At the end of January, comet C/2022 E3 (ZTF) passed at a distance of 0.284 astronomical units from Earth. This flight could well have remained the closest approach to the “tailed star” this year, but further events, as often happens, made their own adjustments. On April 23, 2023, during a regular survey of the sky using a one-and-a-half-meter reflector at the Mount Lemmon Observatory (Arizona, USA), a new comet was discovered, later designated C/2023 H2. After clarifying its orbit, it became clear that on November 11, it would fly 0.193 AU (28.9 million km) from our planet. Its visible brightness at that time may exceed the 7th magnitude.
The orbit of Comet Lemmon is a very elongated ellipse with a perihelion at a distance of 0.894 AU (134 million km) from the Sun. The “tailed guest” passed this point on October 29. At the same time, it was in the constellation Ursa Major in the sky. Such a significant deviation from the ecliptic is quite understandable: the inclination of the comet’s orbit is about 114°. That is, the comet also orbits our luminary in the direction opposite to the orbital motion of the large planets.
Until the end of October, it was difficult to observe C/2023 H2 because of the full Moon. At this time, it was moving away from the sun but approaching the Earth. On November 1, the comet crossed the conditional boundary of the constellation Boötes, and on November 5, it was within Hercules. Two days later, it passed 4° from its most famous object — the globular star cluster M13.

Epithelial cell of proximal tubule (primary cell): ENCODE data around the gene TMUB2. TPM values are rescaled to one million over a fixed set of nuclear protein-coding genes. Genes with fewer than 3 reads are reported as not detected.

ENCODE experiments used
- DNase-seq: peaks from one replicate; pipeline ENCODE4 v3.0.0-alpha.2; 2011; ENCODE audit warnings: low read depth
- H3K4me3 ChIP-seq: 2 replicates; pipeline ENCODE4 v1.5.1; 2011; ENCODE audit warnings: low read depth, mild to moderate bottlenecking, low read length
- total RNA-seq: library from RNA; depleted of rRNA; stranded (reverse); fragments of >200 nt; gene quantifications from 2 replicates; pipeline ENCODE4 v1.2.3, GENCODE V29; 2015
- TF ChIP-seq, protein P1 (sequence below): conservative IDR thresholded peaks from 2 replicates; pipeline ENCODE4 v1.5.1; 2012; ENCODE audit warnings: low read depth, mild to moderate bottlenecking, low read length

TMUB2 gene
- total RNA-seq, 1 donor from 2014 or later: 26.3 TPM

The “oncoming” motion of the comet leads to its high velocity relative to the Earth. At the moment of maximum approach, it will exceed 63 km/s, which will lead to a very rapid visible movement of C/2023 H2 against the background of stars: in an hour, it will shift by a little less than half a degree, that is, almost by the visible diameter of the lunar disk. Actually, the Moon is moving along the starry sky at about the same speed.
In fact, if this “tailed guest” had arrived 17 days earlier, it would have been able to approach our planet at the minimum possible distance — 0.038 AU (5.7 million km). Then its visible brilliance could reach the 3rd magnitude, but it would be difficult to see it because of its proximity to the Sun. Actually, Comet Lemmon does not belong to any particularly large or bright ones, and the good conditions of its visibility are now solely due to its rather successful position in orbit relative to the Earth. In another case, it could simply remain unattainable for weak amateur telescopes.
On the day of maximum approach, November 11, C/2023 H2 will “crawl” into the constellation Aquila, and on the 12th it will pass 4° from its brightest star — Altair. On the evening of November 14, the comet can already be seen within Capricornus. On the evening of the 19th, the crescent of the new Moon will appear at 4° from it, but it will only complicate observations.
On November 20, the “tailed guest” will move to the constellation Piscis Austrinus and the conditions of its visibility at the latitude of Kyiv will become unfavorable. In the southern regions of Ukraine, Comet Lemmon can be observed for about another week. Its next appearance is expected no earlier than 5870, and it is unlikely that it will then be in the same convenient position in relation to the Earth and the Sun as this autumn.
A detailed search map of the comet for the second half of November can be found here.
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